V Pattabhi Ram
AMMA by Vaasanthi
I first saw the book at Crossword and was quite taken aback. What? A book within days of her demise?
As I picked the book, I realized there was everything that was wrong with it.
A book titled Amma would be shamelessly eulogistic. A book less than 190 pages, its font type and size similar to those of the Enid Blyton books you read at school hardly inspired confidence. Admittedly, the writing cannot be fast-paced. It was by an author of whom I hadn’t heard in the English fraternity, Vaasanthi. A Tamil woman writer, writing about a lady considered an icon in Tamil Nadu would never be unbiased, I told myself. It would be sycophantic, in lines with the signs of the time. Then there was the price. While I have never worried about price when it comes to books, Rs 299 appeared stiff given the demons that ran in my mind. So I finally decided not to buy it.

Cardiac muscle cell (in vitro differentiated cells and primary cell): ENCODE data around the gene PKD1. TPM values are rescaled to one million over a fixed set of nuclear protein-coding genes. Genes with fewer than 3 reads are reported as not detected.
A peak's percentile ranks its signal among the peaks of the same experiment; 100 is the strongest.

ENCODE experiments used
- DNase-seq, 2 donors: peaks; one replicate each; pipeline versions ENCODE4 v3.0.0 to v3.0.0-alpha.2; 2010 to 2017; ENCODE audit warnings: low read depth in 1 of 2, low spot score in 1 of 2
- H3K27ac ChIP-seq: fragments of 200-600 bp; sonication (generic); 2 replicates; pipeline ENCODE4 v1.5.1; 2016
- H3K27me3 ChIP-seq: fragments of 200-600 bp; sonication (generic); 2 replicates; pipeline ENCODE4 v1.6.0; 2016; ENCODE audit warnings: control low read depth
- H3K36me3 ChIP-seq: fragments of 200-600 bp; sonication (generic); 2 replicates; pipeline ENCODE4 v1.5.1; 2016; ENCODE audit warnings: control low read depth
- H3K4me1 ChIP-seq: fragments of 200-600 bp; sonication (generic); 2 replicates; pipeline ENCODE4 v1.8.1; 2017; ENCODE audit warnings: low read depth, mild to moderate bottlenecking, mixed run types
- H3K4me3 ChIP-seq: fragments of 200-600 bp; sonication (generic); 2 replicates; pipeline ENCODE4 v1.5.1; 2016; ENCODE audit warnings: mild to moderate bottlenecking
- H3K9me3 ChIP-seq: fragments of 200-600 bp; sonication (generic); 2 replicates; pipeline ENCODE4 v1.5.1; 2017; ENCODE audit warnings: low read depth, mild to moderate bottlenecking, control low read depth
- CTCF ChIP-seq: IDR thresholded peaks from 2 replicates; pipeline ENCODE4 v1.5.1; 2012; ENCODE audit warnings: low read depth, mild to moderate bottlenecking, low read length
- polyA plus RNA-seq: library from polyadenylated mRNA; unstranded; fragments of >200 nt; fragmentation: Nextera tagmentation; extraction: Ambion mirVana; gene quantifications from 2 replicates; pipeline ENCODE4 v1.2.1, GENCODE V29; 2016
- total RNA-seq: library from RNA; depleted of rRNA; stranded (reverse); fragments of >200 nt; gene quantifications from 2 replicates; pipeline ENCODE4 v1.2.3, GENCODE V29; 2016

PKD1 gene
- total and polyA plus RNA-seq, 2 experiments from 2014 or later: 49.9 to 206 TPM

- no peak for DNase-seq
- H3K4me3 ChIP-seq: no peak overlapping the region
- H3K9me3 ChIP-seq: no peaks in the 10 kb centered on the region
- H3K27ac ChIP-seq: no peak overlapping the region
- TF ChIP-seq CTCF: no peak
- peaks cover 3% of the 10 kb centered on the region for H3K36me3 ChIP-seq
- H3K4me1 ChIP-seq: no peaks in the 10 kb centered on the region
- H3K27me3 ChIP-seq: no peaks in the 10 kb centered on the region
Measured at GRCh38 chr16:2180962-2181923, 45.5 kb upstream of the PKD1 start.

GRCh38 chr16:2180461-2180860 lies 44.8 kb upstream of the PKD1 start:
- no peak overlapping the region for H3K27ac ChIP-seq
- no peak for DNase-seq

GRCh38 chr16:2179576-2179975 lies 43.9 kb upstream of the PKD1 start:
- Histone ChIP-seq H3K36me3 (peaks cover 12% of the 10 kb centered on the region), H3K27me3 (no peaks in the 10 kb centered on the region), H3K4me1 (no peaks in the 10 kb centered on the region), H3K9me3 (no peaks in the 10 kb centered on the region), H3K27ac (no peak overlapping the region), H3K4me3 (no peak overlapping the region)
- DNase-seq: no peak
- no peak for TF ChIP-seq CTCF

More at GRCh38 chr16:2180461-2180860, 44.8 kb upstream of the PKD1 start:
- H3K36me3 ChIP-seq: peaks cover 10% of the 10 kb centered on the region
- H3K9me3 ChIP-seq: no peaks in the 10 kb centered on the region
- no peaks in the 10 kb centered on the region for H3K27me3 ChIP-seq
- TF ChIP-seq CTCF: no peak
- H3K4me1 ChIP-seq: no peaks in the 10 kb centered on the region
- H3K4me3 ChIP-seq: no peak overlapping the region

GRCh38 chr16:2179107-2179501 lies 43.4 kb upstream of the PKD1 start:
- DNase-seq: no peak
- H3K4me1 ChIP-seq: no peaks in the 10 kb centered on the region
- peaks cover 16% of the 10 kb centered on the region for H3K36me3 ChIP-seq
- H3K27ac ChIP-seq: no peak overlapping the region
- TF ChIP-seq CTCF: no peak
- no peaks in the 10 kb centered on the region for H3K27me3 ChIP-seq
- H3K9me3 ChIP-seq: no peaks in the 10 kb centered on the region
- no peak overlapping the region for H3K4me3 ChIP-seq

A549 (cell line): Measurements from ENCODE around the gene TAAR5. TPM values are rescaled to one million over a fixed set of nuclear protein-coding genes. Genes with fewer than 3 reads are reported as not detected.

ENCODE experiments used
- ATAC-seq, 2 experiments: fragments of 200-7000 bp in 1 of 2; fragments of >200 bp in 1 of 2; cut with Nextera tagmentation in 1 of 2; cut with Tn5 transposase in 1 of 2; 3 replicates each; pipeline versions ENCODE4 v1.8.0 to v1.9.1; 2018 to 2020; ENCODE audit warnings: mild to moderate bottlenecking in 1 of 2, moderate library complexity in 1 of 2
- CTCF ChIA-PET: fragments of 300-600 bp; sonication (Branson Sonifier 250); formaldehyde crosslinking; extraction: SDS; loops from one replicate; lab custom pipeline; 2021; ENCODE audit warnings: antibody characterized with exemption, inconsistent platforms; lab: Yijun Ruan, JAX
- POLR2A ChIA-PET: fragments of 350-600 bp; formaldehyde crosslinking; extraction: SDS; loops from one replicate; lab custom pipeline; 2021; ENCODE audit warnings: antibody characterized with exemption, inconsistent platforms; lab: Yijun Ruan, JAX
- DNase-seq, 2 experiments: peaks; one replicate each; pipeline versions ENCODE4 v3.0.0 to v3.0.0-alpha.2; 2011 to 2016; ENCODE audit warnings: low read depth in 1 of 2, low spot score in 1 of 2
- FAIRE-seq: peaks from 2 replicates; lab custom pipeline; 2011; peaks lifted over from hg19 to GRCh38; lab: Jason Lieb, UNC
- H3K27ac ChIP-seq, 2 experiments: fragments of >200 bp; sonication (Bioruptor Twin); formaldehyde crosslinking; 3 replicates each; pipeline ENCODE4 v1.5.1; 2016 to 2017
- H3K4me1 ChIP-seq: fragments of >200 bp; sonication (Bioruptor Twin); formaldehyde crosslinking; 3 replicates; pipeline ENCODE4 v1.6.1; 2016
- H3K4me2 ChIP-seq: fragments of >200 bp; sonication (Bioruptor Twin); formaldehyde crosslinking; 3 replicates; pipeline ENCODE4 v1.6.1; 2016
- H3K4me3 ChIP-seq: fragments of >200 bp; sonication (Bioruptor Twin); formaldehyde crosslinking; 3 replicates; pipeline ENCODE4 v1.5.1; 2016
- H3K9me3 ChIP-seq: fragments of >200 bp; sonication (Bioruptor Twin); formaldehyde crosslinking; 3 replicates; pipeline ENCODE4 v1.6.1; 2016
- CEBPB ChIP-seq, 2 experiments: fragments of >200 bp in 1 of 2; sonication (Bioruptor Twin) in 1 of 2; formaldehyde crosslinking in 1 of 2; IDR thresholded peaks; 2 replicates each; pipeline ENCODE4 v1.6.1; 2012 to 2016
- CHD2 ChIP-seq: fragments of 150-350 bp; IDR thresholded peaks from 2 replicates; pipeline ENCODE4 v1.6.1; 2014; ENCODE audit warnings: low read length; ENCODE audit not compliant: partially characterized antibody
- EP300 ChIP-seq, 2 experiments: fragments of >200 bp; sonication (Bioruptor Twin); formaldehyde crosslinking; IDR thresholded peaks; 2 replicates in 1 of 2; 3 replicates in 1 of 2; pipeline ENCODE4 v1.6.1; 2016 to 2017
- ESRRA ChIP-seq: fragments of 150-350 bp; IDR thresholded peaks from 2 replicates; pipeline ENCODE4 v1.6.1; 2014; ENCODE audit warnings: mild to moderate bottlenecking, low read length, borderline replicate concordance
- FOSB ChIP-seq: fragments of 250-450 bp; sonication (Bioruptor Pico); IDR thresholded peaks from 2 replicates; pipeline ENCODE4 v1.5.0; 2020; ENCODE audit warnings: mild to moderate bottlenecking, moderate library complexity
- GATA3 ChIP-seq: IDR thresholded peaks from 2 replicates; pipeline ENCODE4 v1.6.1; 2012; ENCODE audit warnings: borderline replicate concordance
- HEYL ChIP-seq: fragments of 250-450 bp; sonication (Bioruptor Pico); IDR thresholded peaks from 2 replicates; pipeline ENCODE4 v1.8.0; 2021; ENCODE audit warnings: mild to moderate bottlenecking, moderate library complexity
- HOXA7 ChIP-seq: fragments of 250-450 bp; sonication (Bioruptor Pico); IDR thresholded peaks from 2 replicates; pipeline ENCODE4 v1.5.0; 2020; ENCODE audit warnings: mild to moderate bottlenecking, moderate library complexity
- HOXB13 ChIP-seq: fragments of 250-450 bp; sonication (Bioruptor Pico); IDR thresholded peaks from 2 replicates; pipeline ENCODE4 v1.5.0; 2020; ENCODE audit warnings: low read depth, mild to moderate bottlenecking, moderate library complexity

That night a caller asked me if I had read the book. Two days later I saw the book with a friend, picked it and read. OMG, how wrong I had been. The book was written in May 2916, wasn’t sycophantic, read wonderfully well, was crisp besides being balanced. It talks about Jayalalithaa’s early days, her wait, post-school, for her mother, and the dressing down she received on the only day she attended college at Stella Maris. It also talks about her break into films, her friendship with Shoban Babu, her yo-yo relationship and near marriage with matinee idol MGR. V K Sasikala and some of the court cases come in for reference, albeit in swift brushes.
It would have been better if the story had been more detailed considering it was about Jayalalithaa. But I am not complaining since another way to look at it is that it is an appetizer. While balanced there is a reference to Kanchi Sankaracharya, which I felt was not in good taste.
Broadly a good read.